Movement to OpenCl++

In my project, I have been thinking about something, data-oriented-design, quite a lot during the creation of new code. I’m going to present some of these concepts in current implementation and then describe moving to a specifically DOD language, opencl++. Moving into OpenCl++ seems like a natural extention of DOD C++ I use.

So, in C++, a simple Data-Oriented technology is as follows:

std::for_each( std::execution::par, container.begin(), container.end(), [&,front = &container.front()](auto& item) {

			std::size_t idx = &item- front;

            //item = container[idx];
            item = x; // some algorithm
            someOtherContainer[idx] = // some algorithm

Basically, we have vector of items, which are going to be iterated over and can be easily synchronized with mutexes or other mechanisms, and in some hardware parallel fashion. For each item in the container, often, that item is also associated with other containers, such that you can use idx to access a variety of information in various containers.

When containers are vectors then they could even be further optimized, potentially, by SIMD code. This could also be ran instead as std::seq to perform better in some circumstance or during debuging.

Heading in the direction of SIMD, I have done before fairly successfully, I think. However, since I am seeking parallel-power to test, I want processors other than CPU, potentially, like GPU or some super-computer. I’m pretty sure the std::par is not attempting to use gpu or other hardware, at least, or the moment it doesn’t. Therefore, I think learning and implementing OpenCL++ is the next step toward a good process.

OpenCL is a standard language for operating in a parallel fashion, on a variety of types of processing platforms, such as GPU or CPU. It is developed and maintained by Khronos Group so I expect it to be an excellent product. It is based on a set of C and there is also a C++ version which I intend to explore.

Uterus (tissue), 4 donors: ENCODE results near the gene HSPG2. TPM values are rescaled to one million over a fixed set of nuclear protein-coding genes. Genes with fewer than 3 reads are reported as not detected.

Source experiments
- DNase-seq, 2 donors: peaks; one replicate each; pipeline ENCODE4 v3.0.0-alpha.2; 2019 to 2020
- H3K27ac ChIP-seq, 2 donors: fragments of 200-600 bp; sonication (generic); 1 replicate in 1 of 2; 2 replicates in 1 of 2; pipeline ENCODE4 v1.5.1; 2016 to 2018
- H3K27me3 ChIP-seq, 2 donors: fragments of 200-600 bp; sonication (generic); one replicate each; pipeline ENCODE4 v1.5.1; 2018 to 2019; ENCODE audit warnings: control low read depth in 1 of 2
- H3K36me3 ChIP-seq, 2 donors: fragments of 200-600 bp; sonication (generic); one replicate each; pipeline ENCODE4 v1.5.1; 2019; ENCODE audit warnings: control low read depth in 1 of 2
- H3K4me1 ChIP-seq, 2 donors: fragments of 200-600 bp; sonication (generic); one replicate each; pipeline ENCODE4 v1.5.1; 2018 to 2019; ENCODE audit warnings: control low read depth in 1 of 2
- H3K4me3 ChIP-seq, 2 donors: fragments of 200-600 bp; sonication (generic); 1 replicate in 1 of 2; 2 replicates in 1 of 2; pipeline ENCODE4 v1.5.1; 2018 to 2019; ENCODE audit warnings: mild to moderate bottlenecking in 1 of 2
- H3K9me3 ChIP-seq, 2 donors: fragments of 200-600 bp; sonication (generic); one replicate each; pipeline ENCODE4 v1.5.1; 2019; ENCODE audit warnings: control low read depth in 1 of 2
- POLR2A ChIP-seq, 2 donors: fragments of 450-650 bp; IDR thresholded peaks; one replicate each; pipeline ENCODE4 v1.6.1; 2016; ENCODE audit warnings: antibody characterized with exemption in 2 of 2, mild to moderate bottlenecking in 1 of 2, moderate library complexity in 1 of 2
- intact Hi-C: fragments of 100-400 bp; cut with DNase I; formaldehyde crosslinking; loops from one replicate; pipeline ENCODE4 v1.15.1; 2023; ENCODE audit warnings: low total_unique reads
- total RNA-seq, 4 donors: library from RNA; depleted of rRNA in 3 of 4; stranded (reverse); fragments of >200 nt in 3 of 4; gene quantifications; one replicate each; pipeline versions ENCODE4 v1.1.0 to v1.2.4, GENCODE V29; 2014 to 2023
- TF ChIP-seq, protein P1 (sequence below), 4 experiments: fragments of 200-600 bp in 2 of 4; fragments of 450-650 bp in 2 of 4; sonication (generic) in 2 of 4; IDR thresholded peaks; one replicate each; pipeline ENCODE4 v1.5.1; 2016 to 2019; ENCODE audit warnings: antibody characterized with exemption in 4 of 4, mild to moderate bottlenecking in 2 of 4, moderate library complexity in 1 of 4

Studying OpenCL++, so far, I have had to compile three libraries and also install ruby. In the source sdk there are examples which I proceed into. The first example compiles but then crashes at runtime with a specific error code. This is apparently due to an open issue which is on their forums, where I also found a solution, and it has been an open ticket since 2021.

Implementing the solution, it seems to work just fine, though – it is particularly concerning if that is the correct solution or not – because it appears to not be. But it does work in some circimstance.

The C++ written is modern and pretty interesting, and I am just still learning about it. I have encoutered several interesting code features so far…

Some lines of C++ code:

setArgs<index + 1, T1s...>(std::forward<T1s>(t1s)...);
std::vector<int, cl::SVMAllocator<int, cl::SVMTraitCoarse<>>> output2(numElements / 2, 0xdeadbeef);

Some lines of OpenCl++ code:

"output[get_global_id(0)] = inputA[get_global_id(0)] + inputB[get_global_id(0)] + val + *(aNum->bar);"
       "  enqueue_kernel(childQueue, CLK_ENQUEUE_FLAGS_WAIT_KERNEL, ndrange, "
        "    ^{"
        "      output[get_global_size(0)*3 + get_global_id(0)] = inputA[get_global_size(0)*3 + get_global_id(0)] + inputB[get_global_size(0)*3 + get_global_id(0)] + globalA + 2;"
        "    });"

Until next time!

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